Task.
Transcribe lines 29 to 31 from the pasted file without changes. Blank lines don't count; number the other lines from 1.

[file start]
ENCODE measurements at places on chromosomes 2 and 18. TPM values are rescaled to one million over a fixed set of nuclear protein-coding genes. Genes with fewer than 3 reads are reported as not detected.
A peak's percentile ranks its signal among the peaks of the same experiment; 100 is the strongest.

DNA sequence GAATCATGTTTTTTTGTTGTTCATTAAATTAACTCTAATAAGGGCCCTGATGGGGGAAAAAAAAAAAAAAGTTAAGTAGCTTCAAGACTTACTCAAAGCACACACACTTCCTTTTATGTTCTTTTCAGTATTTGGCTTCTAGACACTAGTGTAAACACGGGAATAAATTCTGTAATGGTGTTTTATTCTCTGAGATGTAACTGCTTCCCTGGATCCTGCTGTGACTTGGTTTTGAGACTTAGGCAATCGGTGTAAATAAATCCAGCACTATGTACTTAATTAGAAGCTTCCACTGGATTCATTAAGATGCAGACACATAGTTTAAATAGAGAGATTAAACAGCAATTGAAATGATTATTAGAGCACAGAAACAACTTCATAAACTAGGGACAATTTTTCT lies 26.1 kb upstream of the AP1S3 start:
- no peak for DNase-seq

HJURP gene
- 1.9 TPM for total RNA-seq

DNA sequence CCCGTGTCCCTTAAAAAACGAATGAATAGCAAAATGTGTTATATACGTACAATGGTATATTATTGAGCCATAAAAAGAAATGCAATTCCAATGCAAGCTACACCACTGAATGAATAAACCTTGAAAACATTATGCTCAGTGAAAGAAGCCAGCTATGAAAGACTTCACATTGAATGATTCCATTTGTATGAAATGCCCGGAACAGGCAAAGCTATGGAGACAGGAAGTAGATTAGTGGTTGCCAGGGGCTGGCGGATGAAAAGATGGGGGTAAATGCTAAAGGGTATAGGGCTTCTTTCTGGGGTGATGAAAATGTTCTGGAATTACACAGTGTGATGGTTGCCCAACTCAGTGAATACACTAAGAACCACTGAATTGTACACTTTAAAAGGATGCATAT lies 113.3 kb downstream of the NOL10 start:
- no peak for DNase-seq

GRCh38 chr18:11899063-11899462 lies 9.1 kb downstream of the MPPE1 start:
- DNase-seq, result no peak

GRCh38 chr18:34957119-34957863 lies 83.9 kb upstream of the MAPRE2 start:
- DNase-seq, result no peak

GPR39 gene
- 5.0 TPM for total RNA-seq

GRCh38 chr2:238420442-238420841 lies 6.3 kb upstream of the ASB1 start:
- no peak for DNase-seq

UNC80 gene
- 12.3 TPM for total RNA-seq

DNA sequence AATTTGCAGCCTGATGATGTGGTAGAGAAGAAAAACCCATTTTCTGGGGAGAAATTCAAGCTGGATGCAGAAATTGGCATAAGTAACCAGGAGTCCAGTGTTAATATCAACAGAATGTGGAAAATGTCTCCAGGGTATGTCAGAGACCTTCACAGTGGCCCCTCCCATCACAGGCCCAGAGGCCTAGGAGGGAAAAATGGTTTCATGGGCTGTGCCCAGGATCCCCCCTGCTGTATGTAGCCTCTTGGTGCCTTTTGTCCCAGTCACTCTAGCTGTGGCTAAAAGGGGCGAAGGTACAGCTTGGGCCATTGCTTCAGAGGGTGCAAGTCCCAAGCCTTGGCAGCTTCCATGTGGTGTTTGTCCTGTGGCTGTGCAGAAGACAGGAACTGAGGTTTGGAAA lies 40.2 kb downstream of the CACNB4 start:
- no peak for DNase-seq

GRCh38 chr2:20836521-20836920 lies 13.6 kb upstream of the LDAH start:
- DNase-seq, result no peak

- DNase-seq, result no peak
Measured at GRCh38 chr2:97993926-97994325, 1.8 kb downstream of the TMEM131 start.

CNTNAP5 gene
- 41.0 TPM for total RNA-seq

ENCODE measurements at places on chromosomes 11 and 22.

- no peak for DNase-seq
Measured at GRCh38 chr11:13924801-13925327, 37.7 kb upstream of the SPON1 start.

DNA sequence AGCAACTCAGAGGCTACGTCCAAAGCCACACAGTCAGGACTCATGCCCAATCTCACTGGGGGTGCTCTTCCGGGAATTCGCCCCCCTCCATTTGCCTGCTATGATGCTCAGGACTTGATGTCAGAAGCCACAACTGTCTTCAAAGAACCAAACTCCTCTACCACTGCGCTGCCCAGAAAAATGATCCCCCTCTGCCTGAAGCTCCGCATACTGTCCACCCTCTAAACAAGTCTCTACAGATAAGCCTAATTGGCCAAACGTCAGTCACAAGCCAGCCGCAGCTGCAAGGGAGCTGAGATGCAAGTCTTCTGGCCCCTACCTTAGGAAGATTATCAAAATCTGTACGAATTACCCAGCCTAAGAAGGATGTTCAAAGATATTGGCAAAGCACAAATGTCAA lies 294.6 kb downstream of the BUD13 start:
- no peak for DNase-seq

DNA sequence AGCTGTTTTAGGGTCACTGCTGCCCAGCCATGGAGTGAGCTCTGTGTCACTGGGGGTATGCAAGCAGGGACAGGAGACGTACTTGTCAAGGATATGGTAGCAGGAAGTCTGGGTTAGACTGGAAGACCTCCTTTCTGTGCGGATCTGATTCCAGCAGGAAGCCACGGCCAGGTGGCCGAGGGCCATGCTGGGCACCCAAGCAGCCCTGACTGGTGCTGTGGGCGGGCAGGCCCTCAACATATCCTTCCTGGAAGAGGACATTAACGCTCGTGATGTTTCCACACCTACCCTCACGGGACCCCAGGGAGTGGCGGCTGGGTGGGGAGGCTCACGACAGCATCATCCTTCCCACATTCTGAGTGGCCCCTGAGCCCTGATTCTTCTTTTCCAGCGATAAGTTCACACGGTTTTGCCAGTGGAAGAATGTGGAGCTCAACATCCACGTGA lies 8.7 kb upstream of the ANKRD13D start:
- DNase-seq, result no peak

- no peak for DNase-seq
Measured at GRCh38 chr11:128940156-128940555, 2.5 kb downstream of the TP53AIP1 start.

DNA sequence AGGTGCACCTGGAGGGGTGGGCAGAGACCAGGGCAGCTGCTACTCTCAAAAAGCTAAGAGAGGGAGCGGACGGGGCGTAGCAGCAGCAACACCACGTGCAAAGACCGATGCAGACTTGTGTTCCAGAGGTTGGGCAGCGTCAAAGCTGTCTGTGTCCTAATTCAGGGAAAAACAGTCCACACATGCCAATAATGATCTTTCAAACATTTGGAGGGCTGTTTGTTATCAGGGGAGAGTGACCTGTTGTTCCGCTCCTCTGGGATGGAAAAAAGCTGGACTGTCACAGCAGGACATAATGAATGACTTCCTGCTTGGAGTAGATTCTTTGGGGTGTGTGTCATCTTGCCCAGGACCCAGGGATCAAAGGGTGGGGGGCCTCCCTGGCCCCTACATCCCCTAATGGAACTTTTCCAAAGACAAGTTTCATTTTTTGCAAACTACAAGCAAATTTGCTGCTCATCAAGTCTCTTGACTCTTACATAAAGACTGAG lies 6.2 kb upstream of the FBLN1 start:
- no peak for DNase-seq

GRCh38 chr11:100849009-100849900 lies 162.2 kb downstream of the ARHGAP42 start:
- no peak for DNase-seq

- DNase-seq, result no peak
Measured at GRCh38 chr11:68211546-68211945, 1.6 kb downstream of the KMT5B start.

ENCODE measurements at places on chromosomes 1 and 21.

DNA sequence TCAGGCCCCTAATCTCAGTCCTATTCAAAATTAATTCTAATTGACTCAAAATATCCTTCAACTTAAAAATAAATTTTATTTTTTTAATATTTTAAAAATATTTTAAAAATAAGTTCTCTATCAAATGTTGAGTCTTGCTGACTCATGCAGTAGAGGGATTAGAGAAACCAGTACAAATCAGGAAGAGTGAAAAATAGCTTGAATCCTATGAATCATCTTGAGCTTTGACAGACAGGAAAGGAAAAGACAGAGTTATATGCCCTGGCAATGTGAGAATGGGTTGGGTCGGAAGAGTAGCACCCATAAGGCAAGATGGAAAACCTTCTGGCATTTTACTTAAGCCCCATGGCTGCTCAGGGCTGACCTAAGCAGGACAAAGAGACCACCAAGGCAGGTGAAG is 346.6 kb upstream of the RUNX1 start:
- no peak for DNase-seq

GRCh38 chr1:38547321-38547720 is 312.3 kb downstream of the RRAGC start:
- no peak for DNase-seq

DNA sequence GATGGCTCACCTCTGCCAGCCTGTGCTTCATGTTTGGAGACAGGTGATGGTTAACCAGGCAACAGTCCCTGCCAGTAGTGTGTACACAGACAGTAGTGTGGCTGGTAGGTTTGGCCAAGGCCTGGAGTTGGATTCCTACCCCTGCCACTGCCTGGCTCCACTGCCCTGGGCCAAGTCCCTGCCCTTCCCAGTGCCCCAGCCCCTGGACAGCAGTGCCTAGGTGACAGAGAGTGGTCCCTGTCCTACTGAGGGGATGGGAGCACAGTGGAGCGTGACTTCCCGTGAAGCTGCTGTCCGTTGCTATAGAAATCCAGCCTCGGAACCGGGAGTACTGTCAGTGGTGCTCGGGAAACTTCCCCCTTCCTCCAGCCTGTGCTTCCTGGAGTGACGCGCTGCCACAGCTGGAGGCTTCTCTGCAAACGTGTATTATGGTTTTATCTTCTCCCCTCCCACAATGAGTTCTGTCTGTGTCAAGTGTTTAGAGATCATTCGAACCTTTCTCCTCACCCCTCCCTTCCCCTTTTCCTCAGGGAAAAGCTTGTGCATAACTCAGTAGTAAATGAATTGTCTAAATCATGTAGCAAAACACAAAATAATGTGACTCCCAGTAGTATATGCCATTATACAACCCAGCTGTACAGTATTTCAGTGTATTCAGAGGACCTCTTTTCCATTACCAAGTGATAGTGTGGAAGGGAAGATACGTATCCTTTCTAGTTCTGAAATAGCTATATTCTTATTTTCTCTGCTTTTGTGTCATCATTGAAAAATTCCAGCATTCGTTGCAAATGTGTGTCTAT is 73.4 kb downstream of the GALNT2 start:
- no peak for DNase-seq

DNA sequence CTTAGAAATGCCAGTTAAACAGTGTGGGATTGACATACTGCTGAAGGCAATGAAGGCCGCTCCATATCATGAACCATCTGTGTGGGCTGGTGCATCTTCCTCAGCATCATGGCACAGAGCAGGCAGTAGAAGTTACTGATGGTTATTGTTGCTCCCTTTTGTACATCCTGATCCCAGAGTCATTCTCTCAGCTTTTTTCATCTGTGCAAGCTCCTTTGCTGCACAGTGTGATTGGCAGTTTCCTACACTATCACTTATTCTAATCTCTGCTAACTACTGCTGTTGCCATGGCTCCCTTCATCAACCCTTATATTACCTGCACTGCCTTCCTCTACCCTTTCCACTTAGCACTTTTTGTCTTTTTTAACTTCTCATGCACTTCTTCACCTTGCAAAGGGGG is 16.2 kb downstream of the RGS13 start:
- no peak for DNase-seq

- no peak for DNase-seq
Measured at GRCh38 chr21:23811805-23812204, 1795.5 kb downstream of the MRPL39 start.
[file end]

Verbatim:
Measured at GRCh38 chr11:13924801-13925327, 37.7 kb upstream of the SPON1 start.

DNA sequence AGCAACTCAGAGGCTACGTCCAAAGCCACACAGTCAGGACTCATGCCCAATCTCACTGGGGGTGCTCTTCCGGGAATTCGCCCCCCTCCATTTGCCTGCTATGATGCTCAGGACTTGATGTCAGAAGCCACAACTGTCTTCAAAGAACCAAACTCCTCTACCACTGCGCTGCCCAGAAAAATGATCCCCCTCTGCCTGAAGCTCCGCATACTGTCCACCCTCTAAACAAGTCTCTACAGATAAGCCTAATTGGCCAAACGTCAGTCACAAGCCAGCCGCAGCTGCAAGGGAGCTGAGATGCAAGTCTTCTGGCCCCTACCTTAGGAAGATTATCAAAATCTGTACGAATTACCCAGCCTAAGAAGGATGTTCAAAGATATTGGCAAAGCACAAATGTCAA lies 294.6 kb downstream of the BUD13 start:
- no peak for DNase-seq